OSA, SPIE and MRS Announce 2010-2011 Congressional Science and Engineering Fellows




FOR IMMEDIATE RELEASE

Contact:
Lyndsay Meyer
The Optical Society
+1.202.416.1435
lmeyer@osa.org

OSA, SPIE and MRS Announce 2010-2011 Congressional Science and Engineering Fellows

WASHINGTON, August 25 —The Optical Society (OSA), along with co-sponsors SPIE and the Materials Research Society (MRS), have selected their 2010-2011 Congressional Science and Engineering Fellows. Marcius Extavour, a Quantitative Risk Analyst at Ontario Power Generation Inc., will serve as the Arthur H. Guenther Congressional Fellow (co-sponsored by OSA and SPIE) and Ashley White, a recent graduate of the University of Cambridge, will serve as the OSA/MRS Congressional Fellow.  Extavour and White will each serve one-year terms working as special legislative assistants on the staffs of members of Congress or congressional committees.

Extavour and White will begin the program in early September in Washington, D.C. starting with an intensive orientation facilitated by AAAS for all Congressional and Executive Branch Fellows from more than two dozen scientific societies. Following orientation, the new Fellows will go through an interview and selection process with offices of senators, representatives and committees on Capitol Hill. Offices will extend offers, and Extavour and White will each choose the office in which they will spend their fellowship year.

The purpose of the Congressional Fellowships program is to bring technical and science backgrounds and external perspectives to the decision-making process in Congress. Typically, fellows conduct legislative or oversight work, assist in congressional hearings and debates, prepare briefs and write speeches as a part of their daily responsibilities. By applying their scientific expertise in this policy environment, Extavour and White will help to broaden awareness of the value of scientist- and engineer-government interaction.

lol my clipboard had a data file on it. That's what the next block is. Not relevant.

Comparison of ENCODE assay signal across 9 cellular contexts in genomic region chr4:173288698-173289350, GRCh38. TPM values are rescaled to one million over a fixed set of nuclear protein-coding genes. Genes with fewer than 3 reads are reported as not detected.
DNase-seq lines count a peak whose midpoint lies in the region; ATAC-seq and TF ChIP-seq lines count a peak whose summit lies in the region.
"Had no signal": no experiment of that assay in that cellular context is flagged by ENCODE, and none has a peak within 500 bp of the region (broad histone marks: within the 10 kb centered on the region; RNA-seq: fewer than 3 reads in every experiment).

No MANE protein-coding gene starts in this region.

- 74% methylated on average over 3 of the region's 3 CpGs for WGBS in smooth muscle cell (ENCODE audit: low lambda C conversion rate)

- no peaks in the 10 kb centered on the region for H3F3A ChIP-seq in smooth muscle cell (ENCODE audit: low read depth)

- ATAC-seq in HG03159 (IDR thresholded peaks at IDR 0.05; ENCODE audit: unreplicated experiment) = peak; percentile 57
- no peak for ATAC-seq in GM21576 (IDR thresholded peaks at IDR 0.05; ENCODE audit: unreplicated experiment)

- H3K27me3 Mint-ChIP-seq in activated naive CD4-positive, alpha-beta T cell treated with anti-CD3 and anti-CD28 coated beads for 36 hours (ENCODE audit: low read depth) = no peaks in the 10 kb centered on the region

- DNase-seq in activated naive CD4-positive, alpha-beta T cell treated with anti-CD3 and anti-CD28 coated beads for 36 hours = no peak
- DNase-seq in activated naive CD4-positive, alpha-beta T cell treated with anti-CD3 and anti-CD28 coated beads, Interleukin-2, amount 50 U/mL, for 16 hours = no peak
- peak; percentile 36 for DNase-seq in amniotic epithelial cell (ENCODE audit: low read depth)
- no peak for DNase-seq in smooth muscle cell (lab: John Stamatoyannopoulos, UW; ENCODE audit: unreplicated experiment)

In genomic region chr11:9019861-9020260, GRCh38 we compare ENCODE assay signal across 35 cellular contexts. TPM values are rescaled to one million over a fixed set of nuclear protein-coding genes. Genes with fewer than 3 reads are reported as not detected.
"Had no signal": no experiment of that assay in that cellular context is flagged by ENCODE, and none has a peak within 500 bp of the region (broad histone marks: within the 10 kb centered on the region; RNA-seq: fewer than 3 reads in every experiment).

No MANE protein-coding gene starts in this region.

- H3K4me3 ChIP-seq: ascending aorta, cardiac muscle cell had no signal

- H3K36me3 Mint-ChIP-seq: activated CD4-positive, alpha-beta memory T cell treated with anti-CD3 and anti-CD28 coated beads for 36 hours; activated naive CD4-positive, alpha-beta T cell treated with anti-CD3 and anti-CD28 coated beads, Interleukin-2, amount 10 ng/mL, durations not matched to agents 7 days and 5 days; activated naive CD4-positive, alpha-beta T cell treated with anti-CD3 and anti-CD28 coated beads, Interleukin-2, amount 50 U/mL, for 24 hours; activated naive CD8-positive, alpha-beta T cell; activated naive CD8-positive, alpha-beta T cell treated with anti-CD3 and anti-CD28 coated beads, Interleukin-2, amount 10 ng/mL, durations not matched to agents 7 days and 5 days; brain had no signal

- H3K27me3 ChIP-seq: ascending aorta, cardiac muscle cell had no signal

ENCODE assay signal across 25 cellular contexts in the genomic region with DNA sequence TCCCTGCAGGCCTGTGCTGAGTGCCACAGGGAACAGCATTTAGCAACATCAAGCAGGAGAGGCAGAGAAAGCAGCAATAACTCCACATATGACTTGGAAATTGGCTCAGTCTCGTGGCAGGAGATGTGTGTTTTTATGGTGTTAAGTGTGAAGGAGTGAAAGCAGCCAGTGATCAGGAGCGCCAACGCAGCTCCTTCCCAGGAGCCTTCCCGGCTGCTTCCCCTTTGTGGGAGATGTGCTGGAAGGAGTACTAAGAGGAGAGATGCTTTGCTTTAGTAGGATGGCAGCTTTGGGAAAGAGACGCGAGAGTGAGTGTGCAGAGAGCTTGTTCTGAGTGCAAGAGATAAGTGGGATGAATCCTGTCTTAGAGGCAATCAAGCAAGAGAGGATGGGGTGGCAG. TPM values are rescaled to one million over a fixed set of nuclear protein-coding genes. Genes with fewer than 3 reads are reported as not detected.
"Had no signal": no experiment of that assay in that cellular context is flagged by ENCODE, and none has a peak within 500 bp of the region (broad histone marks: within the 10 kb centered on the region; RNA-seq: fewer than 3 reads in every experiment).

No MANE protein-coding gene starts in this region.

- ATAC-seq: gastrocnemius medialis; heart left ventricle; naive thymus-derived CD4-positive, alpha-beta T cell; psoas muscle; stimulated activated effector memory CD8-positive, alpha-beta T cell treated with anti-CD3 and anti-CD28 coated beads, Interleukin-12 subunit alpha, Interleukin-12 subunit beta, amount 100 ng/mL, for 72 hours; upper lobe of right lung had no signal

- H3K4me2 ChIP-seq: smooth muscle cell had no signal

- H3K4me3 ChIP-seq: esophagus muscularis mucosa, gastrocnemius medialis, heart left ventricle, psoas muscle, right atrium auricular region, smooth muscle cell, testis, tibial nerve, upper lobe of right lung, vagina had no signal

Each year, following a formal application process, finalists are interviewed and fellows are selected by committees comprised of volunteer members from OSA, SPIE and MRS. For more information on the selection process, visit SPIE’s Fellows webpage or OSA’s website.

About the Guenther and OSA/MRS Fellows

Marcius Extavour most recently worked as a Quantitative Risk Analyst at Ontario Power Generation Inc.  There he tackled the unique challenges of management and decision-making at a public utility within one of North America’s largest power networks. In this role he worked with engineers, accountants, and risk experts to model the leading operational, financial and strategic risks to the company.   Extavour credits this experience in particular with helping him to develop an understanding of the regional and international dynamics of science-related policy and regulation across North America, and with sharpening his interest in science-informed public policy.  He received a BASc. in Engineering Science at the University of Toronto, completing thesis research on new materials for improving solar cell efficiency.  Extavour carried out doctoral work in physics in the Quantum Optics cluster at the University of Toronto. His research focused on experiments exploring the fundamental, quantum mechanical dynamics of atomic gases. Extavour hopes to combine his love of science, public outreach, and policy as a Fellow, and looks forward to better understanding the challenges and opportunities for public advocacy of science within the legislative process.